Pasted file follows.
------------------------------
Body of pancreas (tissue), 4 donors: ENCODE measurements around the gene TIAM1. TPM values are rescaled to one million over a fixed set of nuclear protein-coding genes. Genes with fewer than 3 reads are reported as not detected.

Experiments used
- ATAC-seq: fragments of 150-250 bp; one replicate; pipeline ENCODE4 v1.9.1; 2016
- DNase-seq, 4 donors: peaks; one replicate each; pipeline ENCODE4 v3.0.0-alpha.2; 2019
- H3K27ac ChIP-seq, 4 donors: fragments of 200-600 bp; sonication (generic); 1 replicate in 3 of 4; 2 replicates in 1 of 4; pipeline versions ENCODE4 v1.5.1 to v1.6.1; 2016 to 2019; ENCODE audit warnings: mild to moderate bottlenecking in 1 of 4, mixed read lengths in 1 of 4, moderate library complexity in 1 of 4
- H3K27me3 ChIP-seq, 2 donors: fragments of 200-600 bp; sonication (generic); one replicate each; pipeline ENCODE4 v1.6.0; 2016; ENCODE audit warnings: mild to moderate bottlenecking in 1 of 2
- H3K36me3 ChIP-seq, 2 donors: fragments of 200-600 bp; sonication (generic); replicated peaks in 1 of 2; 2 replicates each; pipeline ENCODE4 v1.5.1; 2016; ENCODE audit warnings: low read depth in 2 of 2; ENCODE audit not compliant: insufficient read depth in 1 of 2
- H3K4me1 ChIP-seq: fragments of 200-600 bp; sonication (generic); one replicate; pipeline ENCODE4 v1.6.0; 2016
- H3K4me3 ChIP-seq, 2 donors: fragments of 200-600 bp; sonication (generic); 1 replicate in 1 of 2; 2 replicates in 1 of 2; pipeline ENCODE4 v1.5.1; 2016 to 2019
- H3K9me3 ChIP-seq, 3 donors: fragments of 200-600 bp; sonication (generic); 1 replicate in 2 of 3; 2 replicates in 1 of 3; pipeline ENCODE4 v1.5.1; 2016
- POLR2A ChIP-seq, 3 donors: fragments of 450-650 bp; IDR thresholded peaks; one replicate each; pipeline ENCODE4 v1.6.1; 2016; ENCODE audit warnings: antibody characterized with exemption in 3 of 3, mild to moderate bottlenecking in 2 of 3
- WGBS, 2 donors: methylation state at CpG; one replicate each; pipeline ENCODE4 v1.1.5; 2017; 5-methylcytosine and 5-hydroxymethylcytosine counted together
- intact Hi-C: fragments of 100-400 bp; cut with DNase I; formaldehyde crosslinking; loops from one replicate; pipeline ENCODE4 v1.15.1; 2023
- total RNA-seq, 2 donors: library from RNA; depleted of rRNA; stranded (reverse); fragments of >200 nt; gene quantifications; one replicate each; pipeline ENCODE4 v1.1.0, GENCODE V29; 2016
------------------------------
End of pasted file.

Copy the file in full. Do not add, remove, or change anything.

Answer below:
Body of pancreas (tissue), 4 donors: ENCODE measurements around the gene TIAM1. TPM values are rescaled to one million over a fixed set of nuclear protein-coding genes. Genes with fewer than 3 reads are reported as not detected.

Experiments used
- ATAC-seq: fragments of 150-250 bp; one replicate; pipeline ENCODE4 v1.9.1; 2016
- DNase-seq, 4 donors: peaks; one replicate each; pipeline ENCODE4 v3.0.0-alpha.2; 2019
- H3K27ac ChIP-seq, 4 donors: fragments of 200-600 bp; sonication (generic); 1 replicate in 3 of 4; 2 replicates in 1 of 4; pipeline versions ENCODE4 v1.5.1 to v1.6.1; 2016 to 2019; ENCODE audit warnings: mild to moderate bottlenecking in 1 of 4, mixed read lengths in 1 of 4, moderate library complexity in 1 of 4
- H3K27me3 ChIP-seq, 2 donors: fragments of 200-600 bp; sonication (generic); one replicate each; pipeline ENCODE4 v1.6.0; 2016; ENCODE audit warnings: mild to moderate bottlenecking in 1 of 2
- H3K36me3 ChIP-seq, 2 donors: fragments of 200-600 bp; sonication (generic); replicated peaks in 1 of 2; 2 replicates each; pipeline ENCODE4 v1.5.1; 2016; ENCODE audit warnings: low read depth in 2 of 2; ENCODE audit not compliant: insufficient read depth in 1 of 2
- H3K4me1 ChIP-seq: fragments of 200-600 bp; sonication (generic); one replicate; pipeline ENCODE4 v1.6.0; 2016
- H3K4me3 ChIP-seq, 2 donors: fragments of 200-600 bp; sonication (generic); 1 replicate in 1 of 2; 2 replicates in 1 of 2; pipeline ENCODE4 v1.5.1; 2016 to 2019
- H3K9me3 ChIP-seq, 3 donors: fragments of 200-600 bp; sonication (generic); 1 replicate in 2 of 3; 2 replicates in 1 of 3; pipeline ENCODE4 v1.5.1; 2016
- POLR2A ChIP-seq, 3 donors: fragments of 450-650 bp; IDR thresholded peaks; one replicate each; pipeline ENCODE4 v1.6.1; 2016; ENCODE audit warnings: antibody characterized with exemption in 3 of 3, mild to moderate bottlenecking in 2 of 3
- WGBS, 2 donors: methylation state at CpG; one replicate each; pipeline ENCODE4 v1.1.5; 2017; 5-methylcytosine and 5-hydroxymethylcytosine counted together
- intact Hi-C: fragments of 100-400 bp; cut with DNase I; formaldehyde crosslinking; loops from one replicate; pipeline ENCODE4 v1.15.1; 2023
- total RNA-seq, 2 donors: library from RNA; depleted of rRNA; stranded (reverse); fragments of >200 nt; gene quantifications; one replicate each; pipeline ENCODE4 v1.1.0, GENCODE V29; 2016